Nearly 1 billion people around the world do not have enough to eat, yet few tools exist to measure what global food insecurity means to the hungry individual. In order to address and measure the gap between global food insecurity and the experience of those living with food insecurity on a regular basis, the U.N. Food and Agriculture Organization (FAO) launched the innovative, new Voices of the Hungry Project in March of 2013.
The aim of the five-year project is to help gauge world hunger and food insecurity in a dynamic and timely manner. In conjunction with a panel of experts, FAO has carefully designed an annual survey that will collect data on a range of aspects characterizing the experience of food insecurity. The Voices of the Hungry Project will be field-tested in four pilot countries: Ethiopia, Malawi, Niger and Angola. Afterwards, in partnership with Gallup, Inc., the survey will be extended to over 160,000 respondents in up to 150 countries.
The project uses an experience-based indicator developed to measure the difficulties that people face in accessing enough food around the world. According to FAO, the survey will be taken by representative samples of 1,000 to 5,000 people, depending on the size of the country. The survey includes eight questions referring to the past 12 months, asking, for example, whether respondents went a whole day without eating or if they ate less than they thought they should. This will be the first time that FAO is responsible for data collection.
Up until now, it has been difficult to monitor global hunger and food insecurity at the individual level, as current tools employed by FAO evaluate the potential for caloric consumption on a national level. Furthermore, results of the new data will be available in days, rather than years. The new system allows for a more comprehensive and instantaneous picture of the different dimensions of food insecurity in a given country.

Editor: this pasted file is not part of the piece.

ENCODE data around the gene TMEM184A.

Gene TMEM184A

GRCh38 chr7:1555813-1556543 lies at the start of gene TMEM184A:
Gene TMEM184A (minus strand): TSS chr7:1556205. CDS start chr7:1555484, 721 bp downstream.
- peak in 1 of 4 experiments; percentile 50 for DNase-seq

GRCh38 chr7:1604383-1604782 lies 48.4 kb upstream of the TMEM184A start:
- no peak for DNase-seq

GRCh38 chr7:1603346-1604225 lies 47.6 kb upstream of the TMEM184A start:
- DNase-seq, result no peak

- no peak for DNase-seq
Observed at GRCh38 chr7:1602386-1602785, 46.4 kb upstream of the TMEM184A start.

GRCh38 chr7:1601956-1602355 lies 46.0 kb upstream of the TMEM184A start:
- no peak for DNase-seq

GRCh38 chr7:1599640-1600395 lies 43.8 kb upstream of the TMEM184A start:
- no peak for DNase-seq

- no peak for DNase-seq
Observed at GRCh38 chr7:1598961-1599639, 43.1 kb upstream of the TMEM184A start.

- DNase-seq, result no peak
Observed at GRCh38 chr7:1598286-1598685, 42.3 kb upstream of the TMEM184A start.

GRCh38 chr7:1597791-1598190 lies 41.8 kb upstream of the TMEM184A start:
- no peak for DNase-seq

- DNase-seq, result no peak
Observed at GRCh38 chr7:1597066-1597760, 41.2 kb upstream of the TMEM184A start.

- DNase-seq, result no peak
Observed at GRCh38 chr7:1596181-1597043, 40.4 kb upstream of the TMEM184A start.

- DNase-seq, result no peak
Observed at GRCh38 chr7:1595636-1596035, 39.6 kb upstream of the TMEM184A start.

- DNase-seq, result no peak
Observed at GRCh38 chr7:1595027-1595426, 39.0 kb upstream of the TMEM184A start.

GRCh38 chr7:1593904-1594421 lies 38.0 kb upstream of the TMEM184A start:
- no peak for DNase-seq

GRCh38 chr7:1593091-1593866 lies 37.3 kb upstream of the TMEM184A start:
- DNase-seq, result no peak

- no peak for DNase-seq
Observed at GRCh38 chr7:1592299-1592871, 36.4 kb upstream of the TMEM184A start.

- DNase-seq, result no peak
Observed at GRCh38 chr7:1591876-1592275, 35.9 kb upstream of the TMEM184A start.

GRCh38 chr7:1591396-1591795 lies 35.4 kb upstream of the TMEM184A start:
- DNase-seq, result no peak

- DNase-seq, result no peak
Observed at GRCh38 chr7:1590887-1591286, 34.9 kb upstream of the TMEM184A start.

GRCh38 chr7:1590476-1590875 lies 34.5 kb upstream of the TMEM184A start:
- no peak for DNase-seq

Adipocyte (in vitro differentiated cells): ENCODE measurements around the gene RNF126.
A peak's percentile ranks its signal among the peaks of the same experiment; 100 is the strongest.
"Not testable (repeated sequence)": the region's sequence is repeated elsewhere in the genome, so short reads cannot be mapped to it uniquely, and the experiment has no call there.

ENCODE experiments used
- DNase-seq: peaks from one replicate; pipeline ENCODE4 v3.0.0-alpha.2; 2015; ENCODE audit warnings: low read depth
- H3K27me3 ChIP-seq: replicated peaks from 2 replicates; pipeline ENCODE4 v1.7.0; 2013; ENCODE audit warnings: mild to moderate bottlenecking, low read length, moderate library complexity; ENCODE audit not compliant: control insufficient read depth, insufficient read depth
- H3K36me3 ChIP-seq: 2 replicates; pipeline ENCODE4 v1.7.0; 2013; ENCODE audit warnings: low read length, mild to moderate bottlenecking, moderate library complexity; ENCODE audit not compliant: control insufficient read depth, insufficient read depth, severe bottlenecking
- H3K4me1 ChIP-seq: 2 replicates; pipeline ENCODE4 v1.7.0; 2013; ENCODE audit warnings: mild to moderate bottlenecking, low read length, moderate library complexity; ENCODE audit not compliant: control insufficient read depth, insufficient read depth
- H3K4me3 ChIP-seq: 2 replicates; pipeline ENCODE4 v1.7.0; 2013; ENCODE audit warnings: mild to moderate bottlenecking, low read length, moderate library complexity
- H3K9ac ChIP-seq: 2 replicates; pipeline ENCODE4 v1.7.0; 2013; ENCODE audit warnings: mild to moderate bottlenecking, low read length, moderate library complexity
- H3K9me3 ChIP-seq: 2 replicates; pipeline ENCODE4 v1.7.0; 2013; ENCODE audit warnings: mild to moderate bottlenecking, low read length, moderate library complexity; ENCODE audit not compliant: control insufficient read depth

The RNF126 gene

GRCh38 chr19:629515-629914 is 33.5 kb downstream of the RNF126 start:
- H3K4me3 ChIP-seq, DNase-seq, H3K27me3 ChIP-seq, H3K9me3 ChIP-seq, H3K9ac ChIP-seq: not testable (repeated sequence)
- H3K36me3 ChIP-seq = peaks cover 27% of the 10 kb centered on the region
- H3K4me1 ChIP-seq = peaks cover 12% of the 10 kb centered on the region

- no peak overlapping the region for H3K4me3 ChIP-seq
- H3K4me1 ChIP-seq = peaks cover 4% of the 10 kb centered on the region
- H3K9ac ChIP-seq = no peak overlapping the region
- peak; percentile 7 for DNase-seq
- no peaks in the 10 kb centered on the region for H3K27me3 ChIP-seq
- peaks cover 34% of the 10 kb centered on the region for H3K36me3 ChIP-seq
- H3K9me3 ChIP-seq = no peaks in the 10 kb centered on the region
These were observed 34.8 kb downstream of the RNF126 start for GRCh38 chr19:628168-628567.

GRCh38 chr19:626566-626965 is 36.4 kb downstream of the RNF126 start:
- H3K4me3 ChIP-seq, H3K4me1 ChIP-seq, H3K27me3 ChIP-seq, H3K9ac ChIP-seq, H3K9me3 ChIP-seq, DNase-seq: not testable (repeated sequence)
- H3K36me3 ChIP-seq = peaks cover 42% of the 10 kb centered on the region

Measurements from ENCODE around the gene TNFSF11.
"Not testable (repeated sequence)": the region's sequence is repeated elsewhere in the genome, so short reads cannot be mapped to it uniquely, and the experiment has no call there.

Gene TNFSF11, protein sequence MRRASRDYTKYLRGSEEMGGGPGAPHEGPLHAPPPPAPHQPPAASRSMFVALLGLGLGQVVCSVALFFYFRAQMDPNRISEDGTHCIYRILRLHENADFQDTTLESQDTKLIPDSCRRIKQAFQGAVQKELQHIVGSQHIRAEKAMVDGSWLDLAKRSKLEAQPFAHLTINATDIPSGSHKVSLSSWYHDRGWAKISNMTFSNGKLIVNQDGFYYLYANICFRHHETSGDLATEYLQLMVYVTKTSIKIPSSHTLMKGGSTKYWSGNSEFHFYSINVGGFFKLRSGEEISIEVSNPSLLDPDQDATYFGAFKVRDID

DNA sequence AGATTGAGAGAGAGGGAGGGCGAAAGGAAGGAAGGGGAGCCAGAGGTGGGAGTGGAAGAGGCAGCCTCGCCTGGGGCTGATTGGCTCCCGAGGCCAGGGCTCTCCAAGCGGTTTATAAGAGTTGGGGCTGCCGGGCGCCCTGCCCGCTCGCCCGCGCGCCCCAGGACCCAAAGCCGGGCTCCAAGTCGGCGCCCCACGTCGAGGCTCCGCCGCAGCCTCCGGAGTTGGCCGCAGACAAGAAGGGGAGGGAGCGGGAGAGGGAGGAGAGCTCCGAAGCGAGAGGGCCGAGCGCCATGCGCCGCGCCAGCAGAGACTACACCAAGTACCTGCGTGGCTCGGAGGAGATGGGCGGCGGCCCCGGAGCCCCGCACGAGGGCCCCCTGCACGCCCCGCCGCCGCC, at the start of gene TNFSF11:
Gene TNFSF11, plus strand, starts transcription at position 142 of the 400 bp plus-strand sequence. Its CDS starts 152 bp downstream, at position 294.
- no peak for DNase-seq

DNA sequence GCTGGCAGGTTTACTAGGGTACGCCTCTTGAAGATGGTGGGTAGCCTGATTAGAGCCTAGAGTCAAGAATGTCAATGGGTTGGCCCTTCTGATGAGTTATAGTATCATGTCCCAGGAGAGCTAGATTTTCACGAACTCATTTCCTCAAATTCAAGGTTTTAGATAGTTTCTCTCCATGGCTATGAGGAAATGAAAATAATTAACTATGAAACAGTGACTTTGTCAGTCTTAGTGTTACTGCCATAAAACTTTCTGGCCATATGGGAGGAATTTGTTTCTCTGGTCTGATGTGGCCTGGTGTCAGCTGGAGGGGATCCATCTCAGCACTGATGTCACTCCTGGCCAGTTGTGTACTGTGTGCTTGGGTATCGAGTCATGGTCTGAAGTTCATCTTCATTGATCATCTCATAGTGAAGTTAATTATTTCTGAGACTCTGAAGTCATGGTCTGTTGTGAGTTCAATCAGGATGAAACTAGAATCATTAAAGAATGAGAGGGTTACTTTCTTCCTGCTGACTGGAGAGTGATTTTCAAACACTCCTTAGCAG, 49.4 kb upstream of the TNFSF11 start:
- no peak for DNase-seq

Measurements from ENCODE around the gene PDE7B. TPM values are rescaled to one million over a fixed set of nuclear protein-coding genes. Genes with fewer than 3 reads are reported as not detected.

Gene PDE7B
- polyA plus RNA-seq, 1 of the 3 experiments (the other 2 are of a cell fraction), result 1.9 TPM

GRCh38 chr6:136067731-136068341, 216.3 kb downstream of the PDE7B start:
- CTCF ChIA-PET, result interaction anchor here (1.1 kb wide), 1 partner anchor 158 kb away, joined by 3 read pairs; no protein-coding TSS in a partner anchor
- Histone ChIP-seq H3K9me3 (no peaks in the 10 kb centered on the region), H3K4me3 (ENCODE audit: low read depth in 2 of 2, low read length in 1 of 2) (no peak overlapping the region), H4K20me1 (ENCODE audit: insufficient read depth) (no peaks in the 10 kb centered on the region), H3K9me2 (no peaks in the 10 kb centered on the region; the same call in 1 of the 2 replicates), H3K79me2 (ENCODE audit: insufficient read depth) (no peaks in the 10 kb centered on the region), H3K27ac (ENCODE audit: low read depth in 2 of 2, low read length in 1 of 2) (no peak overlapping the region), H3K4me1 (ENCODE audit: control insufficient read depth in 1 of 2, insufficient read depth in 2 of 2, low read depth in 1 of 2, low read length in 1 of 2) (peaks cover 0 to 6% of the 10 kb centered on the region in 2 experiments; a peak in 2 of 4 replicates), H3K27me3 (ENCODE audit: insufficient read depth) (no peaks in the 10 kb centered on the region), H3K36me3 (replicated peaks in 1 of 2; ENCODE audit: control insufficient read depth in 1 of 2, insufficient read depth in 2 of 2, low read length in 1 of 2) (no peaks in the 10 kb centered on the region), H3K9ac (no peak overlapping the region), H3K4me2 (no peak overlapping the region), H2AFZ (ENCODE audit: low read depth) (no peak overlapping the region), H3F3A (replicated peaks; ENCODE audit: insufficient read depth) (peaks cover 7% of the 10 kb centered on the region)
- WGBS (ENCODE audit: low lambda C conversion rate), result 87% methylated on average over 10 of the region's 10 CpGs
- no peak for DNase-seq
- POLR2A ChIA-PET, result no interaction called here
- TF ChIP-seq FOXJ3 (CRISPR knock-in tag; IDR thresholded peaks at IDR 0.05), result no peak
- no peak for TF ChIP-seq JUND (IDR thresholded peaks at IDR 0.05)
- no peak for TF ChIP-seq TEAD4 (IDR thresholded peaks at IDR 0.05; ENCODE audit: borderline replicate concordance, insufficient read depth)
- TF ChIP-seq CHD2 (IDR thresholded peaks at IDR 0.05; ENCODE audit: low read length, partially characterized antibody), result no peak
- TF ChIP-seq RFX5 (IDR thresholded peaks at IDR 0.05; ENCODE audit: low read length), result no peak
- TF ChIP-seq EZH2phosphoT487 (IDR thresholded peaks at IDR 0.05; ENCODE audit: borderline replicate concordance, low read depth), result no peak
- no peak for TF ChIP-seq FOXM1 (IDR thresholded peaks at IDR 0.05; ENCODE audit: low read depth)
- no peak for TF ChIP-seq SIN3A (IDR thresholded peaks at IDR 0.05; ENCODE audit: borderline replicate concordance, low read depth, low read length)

Examining hunger from an individual’s perspective will produce an array of data that can than be used to raise awareness and enhance accountability by creating visibility for the world’s food insecure. As Jomo Sundaram, FAO Assistant Director-General for Economic and Social Development, stated, “this innovative method will be an essential tool for governments, civil society and other national and international organizations in the fight against hunger. It will also be key to increasing the accountability of governments and in encouraging them to commit to hunger eradication”.
The Voices of the Hungry Project will also play an important role in monitoring progress for the Zero Hunger Challenge announced last year by the U.N. Secretary-General, Ban Ki-moon, to which FAO is a committed partner. The Zero Hunger Challenge seeks to eliminate hunger in our lifetime by ramping up efforts to ensure all people enjoy their right to adequate food.